Miami commissioners approved "Briana's Bill" Thursday.
Miami dads may have run out of luck why it comes to sharing diaper duty. Soon city buildings and public parks in Miami will be equipped with diaper-changing stations — in both male and female restrooms.
"It’s a crutch for them — they use it as an excuse not to have to change the baby,” said Carol Warren, referring to the fact that men’s restrooms very rarely have changing stations.
On Thursday Miami City Commissioners voted to approve “Briana’s Bill.” The measure will add 165 changing areas to city buildings like City Hall. Currently, there are only about 35 existing stations, none in men’s restrooms.
"The car would be the changing station. Sometimes it would be difficult to get out to the car. Sometimes the car was very hot, especially in the summers here in Miami,” said Bill, as he remembered how challenging it was to find a spot to change his children’s diapers.
Another dad, Miami Commissioner Frank Carollo, also experienced that dilemma. Carollo is sponsoring “Briana’s Bill," which is named after his 1-year-old daughter.
Carollo said he encountered the diaper-changing problem every time he brought his little one to City Hall and other city buildings.
"It’s going to make the city more family-oriented, more children-friendly," Carollo said.
But not everyone is in favor of the diaper changes. The measure is expected to cost $45,000. The Miami Fraternal Order of Police has maintained its department saw too many cuts over the last few years, and the money could be better spent elsewhere.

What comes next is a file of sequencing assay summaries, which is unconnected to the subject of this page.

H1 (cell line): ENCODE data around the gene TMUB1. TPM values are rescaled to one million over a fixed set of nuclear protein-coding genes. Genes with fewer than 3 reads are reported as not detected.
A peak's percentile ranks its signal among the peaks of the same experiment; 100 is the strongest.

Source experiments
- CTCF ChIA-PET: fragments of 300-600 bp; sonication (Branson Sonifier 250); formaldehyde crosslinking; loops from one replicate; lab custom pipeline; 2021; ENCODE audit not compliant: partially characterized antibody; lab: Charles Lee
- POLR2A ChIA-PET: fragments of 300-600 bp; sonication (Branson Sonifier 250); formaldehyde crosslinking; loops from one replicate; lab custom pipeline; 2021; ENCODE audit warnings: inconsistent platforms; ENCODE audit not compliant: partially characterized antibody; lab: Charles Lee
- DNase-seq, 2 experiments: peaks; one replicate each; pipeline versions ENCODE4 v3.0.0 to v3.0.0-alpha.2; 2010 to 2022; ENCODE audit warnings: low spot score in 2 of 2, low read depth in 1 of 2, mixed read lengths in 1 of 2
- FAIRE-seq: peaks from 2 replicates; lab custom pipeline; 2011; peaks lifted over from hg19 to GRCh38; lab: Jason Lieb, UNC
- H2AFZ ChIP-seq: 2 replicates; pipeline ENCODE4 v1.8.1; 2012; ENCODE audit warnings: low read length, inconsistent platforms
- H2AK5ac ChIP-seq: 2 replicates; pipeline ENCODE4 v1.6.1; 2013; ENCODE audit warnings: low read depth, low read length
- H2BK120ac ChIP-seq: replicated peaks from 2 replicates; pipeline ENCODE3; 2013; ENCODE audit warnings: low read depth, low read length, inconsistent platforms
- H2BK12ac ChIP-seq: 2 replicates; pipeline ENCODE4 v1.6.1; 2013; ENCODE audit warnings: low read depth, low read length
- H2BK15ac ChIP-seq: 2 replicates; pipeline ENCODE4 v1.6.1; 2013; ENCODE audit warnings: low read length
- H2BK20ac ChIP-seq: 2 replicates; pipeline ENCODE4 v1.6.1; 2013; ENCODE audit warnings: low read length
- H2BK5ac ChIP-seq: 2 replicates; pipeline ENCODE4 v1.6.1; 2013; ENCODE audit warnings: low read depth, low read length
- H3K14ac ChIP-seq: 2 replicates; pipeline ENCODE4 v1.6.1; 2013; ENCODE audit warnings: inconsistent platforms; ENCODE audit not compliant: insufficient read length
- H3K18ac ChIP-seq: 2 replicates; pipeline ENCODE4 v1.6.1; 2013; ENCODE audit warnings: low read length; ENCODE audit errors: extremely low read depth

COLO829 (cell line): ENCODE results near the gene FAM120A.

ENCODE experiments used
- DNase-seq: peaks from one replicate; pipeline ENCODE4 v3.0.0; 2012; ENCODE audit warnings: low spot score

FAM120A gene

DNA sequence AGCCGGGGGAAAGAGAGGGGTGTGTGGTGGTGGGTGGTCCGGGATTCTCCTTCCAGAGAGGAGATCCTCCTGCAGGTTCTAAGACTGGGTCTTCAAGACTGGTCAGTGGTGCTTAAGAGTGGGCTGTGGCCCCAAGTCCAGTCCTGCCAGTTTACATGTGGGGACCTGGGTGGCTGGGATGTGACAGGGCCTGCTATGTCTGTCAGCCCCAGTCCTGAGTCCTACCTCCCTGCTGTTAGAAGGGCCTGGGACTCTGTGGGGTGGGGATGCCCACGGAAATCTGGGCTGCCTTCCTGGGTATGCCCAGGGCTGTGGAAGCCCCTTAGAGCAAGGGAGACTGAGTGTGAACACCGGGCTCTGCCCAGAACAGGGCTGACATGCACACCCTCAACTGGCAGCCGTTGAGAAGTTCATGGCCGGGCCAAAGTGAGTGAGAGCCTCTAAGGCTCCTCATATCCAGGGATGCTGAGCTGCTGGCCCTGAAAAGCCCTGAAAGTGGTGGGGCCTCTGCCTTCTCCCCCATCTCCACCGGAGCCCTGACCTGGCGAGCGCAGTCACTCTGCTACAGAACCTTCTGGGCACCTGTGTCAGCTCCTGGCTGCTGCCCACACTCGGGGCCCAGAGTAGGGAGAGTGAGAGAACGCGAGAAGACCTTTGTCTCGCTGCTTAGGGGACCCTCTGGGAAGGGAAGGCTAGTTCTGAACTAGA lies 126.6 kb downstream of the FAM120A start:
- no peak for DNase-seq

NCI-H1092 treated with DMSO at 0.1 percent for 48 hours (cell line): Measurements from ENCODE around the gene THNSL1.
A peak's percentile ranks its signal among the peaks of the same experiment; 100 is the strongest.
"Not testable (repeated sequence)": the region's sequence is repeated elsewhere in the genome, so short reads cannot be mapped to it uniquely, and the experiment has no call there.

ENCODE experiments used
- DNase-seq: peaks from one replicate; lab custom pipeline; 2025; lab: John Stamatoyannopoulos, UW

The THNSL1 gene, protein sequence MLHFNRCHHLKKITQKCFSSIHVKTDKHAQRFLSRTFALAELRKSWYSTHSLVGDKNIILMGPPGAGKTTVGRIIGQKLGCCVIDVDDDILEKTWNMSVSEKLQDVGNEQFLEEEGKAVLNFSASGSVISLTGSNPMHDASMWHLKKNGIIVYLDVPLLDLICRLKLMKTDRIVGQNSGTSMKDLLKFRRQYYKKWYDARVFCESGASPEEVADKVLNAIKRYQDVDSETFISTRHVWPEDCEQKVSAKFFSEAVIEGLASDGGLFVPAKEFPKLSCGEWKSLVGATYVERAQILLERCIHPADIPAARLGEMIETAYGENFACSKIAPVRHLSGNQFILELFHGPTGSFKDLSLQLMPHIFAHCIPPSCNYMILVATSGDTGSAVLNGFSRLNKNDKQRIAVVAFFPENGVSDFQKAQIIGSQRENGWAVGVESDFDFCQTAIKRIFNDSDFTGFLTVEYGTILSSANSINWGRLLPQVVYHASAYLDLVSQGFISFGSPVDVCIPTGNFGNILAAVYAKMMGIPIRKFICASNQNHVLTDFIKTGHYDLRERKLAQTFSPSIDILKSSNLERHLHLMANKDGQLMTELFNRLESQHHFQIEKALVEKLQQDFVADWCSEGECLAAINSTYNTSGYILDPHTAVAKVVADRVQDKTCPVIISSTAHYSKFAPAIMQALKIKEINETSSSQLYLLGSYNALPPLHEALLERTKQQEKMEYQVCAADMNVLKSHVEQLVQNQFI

Originally Carollo had proposed using Homeland Security bonds to pick up the tab.
“Homeland Defense bond money should be used for things that the city desperately needs. Bond money shouldn’t be used like a black American Express with no credit limit,” wrote Javier Ortiz, the vice president of the police union, in an email.
He added that the money would be better spent on important defense equipment like a bomb squad truck.
After a heated argument, the bill was approved by commissioners, but only after an important amendment. The money will now be raised through the private sector.
"If the bottom line is the police union will be happy with this, and I can raise the money from the private sector, so be it,” Carollo said.
The diaper changing station installations are expected to begin as early as next month.